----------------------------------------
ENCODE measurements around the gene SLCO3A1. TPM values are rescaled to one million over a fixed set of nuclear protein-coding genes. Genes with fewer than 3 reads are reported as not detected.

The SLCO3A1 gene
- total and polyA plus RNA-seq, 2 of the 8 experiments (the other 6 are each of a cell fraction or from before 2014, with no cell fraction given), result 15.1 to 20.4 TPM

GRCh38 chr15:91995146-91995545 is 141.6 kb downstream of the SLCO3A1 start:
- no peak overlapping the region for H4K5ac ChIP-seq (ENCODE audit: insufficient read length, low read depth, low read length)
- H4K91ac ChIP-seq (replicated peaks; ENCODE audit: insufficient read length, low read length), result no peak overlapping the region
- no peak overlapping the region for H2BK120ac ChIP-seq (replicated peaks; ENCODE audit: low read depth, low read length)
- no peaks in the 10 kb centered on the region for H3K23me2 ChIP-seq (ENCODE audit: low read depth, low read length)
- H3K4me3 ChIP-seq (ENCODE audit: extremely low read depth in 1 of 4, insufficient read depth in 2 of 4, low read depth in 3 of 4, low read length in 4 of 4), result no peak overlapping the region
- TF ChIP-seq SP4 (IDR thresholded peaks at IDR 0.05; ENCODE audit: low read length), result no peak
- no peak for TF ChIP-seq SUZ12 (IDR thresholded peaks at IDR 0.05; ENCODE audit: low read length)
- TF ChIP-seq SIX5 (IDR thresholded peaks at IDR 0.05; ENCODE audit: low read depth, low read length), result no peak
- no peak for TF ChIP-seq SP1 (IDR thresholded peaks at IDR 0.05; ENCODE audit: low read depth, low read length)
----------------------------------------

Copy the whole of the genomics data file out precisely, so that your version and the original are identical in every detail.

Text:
ENCODE measurements around the gene SLCO3A1. TPM values are rescaled to one million over a fixed set of nuclear protein-coding genes. Genes with fewer than 3 reads are reported as not detected.

The SLCO3A1 gene
- total and polyA plus RNA-seq, 2 of the 8 experiments (the other 6 are each of a cell fraction or from before 2014, with no cell fraction given), result 15.1 to 20.4 TPM

GRCh38 chr15:91995146-91995545 is 141.6 kb downstream of the SLCO3A1 start:
- no peak overlapping the region for H4K5ac ChIP-seq (ENCODE audit: insufficient read length, low read depth, low read length)
- H4K91ac ChIP-seq (replicated peaks; ENCODE audit: insufficient read length, low read length), result no peak overlapping the region
- no peak overlapping the region for H2BK120ac ChIP-seq (replicated peaks; ENCODE audit: low read depth, low read length)
- no peaks in the 10 kb centered on the region for H3K23me2 ChIP-seq (ENCODE audit: low read depth, low read length)
- H3K4me3 ChIP-seq (ENCODE audit: extremely low read depth in 1 of 4, insufficient read depth in 2 of 4, low read depth in 3 of 4, low read length in 4 of 4), result no peak overlapping the region
- TF ChIP-seq SP4 (IDR thresholded peaks at IDR 0.05; ENCODE audit: low read length), result no peak
- no peak for TF ChIP-seq SUZ12 (IDR thresholded peaks at IDR 0.05; ENCODE audit: low read length)
- TF ChIP-seq SIX5 (IDR thresholded peaks at IDR 0.05; ENCODE audit: low read depth, low read length), result no peak
- no peak for TF ChIP-seq SP1 (IDR thresholded peaks at IDR 0.05; ENCODE audit: low read depth, low read length)